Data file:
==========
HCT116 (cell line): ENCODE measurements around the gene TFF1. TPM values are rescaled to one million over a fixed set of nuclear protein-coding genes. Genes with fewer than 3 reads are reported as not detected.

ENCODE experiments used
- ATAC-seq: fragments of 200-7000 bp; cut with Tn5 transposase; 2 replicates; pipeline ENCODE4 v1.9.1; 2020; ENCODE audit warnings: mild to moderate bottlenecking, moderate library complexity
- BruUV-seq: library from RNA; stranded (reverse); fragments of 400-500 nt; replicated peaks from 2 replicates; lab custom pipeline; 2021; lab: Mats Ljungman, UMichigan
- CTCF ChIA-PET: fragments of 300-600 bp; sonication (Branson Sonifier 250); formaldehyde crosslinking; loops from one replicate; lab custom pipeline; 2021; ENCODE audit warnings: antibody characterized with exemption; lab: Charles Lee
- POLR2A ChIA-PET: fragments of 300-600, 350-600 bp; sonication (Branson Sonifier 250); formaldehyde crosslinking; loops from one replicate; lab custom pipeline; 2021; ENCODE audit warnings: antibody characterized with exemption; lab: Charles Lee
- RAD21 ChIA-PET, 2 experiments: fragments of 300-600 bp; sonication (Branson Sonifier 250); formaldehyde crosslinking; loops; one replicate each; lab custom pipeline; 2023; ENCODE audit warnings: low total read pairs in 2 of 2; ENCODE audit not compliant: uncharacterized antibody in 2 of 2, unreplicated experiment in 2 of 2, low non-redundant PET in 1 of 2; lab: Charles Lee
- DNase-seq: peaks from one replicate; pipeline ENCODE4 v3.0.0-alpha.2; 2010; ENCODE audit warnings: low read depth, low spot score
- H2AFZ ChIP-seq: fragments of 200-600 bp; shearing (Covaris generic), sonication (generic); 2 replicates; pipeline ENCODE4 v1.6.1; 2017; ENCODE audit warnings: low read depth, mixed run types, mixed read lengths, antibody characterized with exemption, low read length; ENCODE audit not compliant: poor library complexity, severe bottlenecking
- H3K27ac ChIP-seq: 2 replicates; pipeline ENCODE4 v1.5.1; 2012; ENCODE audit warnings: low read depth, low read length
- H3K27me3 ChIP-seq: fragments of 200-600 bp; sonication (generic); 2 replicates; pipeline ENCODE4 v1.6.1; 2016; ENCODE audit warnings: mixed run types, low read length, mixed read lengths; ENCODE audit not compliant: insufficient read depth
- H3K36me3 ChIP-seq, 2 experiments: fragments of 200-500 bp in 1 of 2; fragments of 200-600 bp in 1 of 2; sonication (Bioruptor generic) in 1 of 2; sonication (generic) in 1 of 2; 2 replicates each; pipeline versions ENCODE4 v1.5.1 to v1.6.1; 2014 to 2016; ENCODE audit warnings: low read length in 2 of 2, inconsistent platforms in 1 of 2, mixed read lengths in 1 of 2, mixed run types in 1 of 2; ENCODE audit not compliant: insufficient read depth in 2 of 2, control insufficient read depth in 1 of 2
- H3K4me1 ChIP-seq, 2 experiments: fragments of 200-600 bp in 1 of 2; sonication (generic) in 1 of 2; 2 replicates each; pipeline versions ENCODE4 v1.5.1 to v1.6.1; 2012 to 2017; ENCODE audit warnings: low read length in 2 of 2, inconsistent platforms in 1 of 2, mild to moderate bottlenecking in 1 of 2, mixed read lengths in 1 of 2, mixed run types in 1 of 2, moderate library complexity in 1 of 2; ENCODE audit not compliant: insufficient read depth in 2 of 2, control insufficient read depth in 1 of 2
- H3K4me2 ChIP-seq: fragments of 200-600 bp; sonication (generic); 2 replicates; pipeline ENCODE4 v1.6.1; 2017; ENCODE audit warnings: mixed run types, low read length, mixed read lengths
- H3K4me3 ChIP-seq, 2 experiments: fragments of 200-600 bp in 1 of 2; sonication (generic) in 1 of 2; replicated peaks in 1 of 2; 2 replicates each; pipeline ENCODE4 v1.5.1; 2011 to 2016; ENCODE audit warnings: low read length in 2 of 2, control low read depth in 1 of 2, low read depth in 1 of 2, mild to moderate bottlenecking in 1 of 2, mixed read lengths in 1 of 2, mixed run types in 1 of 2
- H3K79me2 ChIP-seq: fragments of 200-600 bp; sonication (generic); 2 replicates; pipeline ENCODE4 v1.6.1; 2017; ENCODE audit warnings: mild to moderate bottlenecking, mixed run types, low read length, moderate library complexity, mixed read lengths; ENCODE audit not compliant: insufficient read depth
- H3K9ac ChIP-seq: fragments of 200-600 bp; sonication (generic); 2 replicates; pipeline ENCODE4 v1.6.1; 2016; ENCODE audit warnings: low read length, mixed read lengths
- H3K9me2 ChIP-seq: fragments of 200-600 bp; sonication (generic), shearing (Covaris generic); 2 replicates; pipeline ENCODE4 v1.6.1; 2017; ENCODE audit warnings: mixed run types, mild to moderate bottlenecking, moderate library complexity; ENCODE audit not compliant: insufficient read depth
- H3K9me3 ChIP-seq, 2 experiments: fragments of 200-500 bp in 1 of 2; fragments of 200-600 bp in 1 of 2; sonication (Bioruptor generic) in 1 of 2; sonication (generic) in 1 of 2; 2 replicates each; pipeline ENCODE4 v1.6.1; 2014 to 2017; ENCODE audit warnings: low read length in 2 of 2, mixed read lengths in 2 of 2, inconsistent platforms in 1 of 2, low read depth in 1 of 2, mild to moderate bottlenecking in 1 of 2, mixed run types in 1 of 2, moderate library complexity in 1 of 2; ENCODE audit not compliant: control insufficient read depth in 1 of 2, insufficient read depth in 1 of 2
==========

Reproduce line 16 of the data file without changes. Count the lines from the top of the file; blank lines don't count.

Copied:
- H3K79me2 ChIP-seq: fragments of 200-600 bp; sonication (generic); 2 replicates; pipeline ENCODE4 v1.6.1; 2017; ENCODE audit warnings: mild to moderate bottlenecking, mixed run types, low read length, moderate library complexity, mixed read lengths; ENCODE audit not compliant: insufficient read depth